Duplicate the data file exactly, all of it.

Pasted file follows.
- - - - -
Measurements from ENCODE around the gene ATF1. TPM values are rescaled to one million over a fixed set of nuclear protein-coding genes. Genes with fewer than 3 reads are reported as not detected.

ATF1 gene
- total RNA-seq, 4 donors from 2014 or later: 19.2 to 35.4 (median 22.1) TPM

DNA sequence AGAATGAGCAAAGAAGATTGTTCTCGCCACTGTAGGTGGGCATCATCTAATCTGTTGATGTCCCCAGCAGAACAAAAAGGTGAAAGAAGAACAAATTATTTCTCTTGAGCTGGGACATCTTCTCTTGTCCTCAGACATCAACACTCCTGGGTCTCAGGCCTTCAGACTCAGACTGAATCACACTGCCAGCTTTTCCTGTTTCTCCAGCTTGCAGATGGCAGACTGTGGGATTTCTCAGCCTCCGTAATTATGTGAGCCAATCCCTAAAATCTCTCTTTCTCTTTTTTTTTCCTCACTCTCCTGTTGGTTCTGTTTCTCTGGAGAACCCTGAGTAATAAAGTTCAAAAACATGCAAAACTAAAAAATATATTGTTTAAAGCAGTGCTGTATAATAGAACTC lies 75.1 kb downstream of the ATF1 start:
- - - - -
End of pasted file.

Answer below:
Measurements from ENCODE around the gene ATF1. TPM values are rescaled to one million over a fixed set of nuclear protein-coding genes. Genes with fewer than 3 reads are reported as not detected.

ATF1 gene
- total RNA-seq, 4 donors from 2014 or later: 19.2 to 35.4 (median 22.1) TPM

DNA sequence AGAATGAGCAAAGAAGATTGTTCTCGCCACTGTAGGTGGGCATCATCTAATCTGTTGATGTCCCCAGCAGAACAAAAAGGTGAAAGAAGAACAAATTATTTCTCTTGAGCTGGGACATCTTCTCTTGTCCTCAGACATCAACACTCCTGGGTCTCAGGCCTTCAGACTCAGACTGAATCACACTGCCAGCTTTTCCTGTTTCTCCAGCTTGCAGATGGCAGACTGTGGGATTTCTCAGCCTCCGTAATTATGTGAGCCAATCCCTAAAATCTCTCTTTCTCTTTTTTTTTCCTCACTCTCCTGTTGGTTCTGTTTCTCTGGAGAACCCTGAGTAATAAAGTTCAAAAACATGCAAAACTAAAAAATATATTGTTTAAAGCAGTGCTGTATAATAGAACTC lies 75.1 kb downstream of the ATF1 start: